|The life cycle of Phaeocystis (Prymnesiophyceae): evidence and hypotheses|
Rousseau, V.; Vaulot, D.; Casotti, R.; Cariou, V.; Lenz, J.; Gunkel, J.; Baumann, M. (1994). The life cycle of Phaeocystis (Prymnesiophyceae): evidence and hypotheses. J. Mar. Syst. 5(1): 23-39
In: Journal of Marine Systems. Elsevier: Tokyo; Oxford; New York; Amsterdam. ISSN 0924-7963, more
Life cycle; Phytoplankton; Phaeocystis Lagerheim, 1893 [WoRMS]; Prymnesiophyceae [WoRMS]; Marine
|Authors|| || Top |
- Rousseau, V., more
- Vaulot, D.
- Casotti, R., more
- Cariou, V.
- Lenz, J.
- Gunkel, J.
- Baumann, M.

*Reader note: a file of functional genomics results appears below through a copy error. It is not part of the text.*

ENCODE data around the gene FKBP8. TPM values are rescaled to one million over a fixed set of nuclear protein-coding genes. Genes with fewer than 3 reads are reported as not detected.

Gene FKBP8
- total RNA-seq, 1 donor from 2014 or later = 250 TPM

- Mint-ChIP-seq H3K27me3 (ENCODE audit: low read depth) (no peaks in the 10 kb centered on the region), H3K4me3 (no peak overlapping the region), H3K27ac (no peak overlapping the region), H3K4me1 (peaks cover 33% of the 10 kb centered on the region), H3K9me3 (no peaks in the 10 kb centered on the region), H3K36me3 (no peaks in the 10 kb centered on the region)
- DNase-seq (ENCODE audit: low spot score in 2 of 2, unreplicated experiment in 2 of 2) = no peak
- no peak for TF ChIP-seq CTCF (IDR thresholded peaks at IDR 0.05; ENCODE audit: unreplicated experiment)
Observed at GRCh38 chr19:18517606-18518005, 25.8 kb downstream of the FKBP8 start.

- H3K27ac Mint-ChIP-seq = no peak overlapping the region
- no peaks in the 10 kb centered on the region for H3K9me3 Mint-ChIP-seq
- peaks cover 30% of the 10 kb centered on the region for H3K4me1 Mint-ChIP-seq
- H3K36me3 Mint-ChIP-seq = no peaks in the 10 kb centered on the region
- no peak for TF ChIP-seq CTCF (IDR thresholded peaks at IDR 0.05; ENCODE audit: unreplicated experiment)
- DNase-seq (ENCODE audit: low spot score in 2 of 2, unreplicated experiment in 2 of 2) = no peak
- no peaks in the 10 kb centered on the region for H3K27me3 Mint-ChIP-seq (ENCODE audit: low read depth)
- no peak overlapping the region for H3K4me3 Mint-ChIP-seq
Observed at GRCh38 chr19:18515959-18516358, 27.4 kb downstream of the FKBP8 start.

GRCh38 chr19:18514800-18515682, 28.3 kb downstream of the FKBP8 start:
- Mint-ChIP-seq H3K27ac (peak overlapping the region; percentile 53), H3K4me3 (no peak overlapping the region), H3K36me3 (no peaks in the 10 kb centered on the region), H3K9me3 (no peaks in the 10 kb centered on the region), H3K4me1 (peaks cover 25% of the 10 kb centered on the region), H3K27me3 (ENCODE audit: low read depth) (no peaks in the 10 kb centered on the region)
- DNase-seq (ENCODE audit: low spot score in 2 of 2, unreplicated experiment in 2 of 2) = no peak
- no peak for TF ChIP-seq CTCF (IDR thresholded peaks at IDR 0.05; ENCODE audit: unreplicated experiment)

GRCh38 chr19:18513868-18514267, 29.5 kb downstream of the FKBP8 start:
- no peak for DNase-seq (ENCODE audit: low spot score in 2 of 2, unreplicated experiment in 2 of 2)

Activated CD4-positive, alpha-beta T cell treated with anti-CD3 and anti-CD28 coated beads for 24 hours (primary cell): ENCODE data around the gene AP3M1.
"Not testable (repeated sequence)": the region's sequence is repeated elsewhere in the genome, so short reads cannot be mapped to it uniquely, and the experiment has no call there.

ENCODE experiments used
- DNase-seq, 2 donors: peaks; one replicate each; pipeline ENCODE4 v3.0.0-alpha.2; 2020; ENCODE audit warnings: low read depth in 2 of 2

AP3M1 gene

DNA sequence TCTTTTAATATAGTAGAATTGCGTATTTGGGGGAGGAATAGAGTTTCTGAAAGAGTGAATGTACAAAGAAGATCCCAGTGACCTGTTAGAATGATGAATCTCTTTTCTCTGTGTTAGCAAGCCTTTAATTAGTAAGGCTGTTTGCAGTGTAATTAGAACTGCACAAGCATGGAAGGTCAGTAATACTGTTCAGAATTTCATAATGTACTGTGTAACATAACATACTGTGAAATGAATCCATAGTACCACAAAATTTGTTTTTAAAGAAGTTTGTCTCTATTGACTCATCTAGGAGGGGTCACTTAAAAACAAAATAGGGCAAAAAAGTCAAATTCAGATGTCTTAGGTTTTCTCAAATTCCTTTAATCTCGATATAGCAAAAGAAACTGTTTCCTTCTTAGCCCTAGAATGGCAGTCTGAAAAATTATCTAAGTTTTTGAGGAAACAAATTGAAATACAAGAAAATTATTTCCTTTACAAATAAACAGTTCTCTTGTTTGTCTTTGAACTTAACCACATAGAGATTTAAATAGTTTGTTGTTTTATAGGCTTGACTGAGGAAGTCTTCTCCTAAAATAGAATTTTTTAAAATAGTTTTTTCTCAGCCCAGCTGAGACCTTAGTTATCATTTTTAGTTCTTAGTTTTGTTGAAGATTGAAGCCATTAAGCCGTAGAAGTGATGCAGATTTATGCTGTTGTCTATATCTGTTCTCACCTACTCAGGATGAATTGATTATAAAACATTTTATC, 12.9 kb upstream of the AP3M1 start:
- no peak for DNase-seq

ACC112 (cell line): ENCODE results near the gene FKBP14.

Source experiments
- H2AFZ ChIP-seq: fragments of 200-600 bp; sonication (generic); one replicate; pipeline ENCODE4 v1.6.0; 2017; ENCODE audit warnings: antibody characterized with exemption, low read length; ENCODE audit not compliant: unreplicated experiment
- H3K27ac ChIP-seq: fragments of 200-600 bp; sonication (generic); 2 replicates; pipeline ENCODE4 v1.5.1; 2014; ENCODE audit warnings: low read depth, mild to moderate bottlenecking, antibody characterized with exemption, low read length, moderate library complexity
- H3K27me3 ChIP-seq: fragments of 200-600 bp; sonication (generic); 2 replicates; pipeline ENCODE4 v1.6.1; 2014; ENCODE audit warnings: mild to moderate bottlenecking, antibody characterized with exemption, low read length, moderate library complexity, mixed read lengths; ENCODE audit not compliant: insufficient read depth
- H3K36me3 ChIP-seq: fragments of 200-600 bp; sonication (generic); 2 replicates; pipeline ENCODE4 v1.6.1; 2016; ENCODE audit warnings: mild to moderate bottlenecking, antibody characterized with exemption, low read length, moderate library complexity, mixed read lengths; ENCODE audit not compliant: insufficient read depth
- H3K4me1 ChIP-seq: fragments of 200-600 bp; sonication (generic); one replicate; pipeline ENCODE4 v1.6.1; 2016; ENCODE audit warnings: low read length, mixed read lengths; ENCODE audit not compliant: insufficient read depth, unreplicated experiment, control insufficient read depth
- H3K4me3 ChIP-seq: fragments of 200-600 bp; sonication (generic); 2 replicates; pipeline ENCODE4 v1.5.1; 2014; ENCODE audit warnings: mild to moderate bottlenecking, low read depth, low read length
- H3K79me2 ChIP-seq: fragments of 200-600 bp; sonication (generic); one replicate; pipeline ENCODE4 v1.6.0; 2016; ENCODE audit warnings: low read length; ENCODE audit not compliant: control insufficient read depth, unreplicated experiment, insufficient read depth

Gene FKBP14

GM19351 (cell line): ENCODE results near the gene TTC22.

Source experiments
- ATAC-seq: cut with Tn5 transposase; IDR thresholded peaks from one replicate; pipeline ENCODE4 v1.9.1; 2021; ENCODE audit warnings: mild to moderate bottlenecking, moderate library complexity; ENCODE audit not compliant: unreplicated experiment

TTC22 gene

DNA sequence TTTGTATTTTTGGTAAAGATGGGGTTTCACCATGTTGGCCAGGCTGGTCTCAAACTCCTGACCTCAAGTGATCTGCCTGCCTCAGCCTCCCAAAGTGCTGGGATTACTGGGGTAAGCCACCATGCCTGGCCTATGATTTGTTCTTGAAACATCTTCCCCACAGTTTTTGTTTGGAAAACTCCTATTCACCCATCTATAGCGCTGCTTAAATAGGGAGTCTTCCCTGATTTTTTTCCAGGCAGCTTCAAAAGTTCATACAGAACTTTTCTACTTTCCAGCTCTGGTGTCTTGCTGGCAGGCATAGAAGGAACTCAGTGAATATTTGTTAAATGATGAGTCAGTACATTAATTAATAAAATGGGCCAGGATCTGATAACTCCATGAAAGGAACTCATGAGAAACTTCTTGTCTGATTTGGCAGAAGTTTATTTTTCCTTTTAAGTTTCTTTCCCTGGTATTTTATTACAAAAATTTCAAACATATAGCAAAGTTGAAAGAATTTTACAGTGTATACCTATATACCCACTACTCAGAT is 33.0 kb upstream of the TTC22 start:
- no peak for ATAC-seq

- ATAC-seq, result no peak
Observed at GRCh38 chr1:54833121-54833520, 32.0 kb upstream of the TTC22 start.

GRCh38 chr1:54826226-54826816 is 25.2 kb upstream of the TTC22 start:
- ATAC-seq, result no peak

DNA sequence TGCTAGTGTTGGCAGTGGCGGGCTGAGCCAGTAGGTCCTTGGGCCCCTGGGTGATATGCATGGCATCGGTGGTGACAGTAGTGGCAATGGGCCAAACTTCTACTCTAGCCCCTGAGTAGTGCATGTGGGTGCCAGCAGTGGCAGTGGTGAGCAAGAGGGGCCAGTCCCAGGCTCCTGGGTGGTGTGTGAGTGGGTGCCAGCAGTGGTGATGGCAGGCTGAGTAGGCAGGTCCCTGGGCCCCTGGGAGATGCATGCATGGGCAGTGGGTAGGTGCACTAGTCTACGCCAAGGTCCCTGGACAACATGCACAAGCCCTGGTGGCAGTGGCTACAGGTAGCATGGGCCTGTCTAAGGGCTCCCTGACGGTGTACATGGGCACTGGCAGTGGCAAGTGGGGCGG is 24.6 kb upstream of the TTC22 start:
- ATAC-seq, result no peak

The present paper reviews the literature related to the life cycle of the prymnesiophyte Phaeocystis and its controlling factors and proposes novel hypotheses based on unpublished observations in culture and in the field. We chiefly refer to P. globosa Scherffel as most of the observations concern this species. P. globosa exhibits a complex alternation between several types of free-living cells (non-motile, flagellates, microzoospores and possibly macrozoospores) and colonies for which neither forms nor pathways have been completely identified and described. The different types of Phaeocystis cells were reappraised on the basis of existing microscopic descriptions complemented by unpublished flow cytometric investigations. This analysis revealed the existence of at least three different types of free-living cells identified on the basis of combination of size, motility and ploidy characteristics: non-motile cells, flagellates and microzoospores. Their respective function within Phaeocystis life cycle, and in particular their involvement in colony formation is not completely understood. Observational evidence shows that Phaeocystis colonies are initiated at the early stage of their bloom each by one free-living cell. The mechanisms controlling this cellular transformation are still uncertain due to the lack of information on the overwintering Phaeocystis forms and on the cell type responsible for colony induction. The existence of haploid microzoospores released from senescent colonies gives however some support to sexuality involvement at some stages of colony formation. Once colonies are formed, at least two mechanisms were identified as responsible of the spreading of colony form: colony multiplication by colonial division or budding and induction of new colony from colonial cells released in the external medium after colony disruption.